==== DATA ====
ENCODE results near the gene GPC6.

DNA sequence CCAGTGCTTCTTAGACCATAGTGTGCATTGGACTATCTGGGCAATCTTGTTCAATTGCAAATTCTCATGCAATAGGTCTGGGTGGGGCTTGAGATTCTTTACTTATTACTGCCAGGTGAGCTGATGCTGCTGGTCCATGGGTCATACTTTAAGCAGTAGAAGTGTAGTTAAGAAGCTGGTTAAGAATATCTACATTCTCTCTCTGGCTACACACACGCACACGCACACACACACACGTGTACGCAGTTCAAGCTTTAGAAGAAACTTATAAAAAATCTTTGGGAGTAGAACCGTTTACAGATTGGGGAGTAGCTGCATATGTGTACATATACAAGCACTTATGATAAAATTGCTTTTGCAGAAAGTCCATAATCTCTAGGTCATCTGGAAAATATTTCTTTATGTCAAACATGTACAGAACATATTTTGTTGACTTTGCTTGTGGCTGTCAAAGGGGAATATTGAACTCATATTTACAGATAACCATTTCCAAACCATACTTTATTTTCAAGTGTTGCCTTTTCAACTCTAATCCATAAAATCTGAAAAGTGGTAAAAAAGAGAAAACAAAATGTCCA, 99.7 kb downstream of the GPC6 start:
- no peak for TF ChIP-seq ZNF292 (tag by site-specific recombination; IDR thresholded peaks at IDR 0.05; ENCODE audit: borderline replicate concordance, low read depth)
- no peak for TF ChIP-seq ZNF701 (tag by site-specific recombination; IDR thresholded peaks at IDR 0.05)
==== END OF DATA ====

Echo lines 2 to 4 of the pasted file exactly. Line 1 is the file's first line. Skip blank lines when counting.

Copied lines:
DNA sequence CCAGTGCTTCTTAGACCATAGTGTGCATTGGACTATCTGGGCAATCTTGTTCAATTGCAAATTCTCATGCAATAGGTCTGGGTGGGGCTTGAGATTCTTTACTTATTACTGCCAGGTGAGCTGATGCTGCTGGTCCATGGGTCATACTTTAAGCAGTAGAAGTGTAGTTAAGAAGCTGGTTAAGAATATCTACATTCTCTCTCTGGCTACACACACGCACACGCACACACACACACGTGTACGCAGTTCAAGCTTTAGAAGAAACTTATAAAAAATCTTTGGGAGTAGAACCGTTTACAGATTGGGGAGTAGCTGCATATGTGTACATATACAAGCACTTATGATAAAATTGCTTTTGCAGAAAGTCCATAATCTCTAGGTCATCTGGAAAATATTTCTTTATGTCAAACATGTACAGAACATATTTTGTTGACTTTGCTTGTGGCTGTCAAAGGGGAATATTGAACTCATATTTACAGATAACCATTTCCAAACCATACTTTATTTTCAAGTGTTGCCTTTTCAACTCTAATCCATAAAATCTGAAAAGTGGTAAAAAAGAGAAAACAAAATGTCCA, 99.7 kb downstream of the GPC6 start:
- no peak for TF ChIP-seq ZNF292 (tag by site-specific recombination; IDR thresholded peaks at IDR 0.05; ENCODE audit: borderline replicate concordance, low read depth)
- no peak for TF ChIP-seq ZNF701 (tag by site-specific recombination; IDR thresholded peaks at IDR 0.05)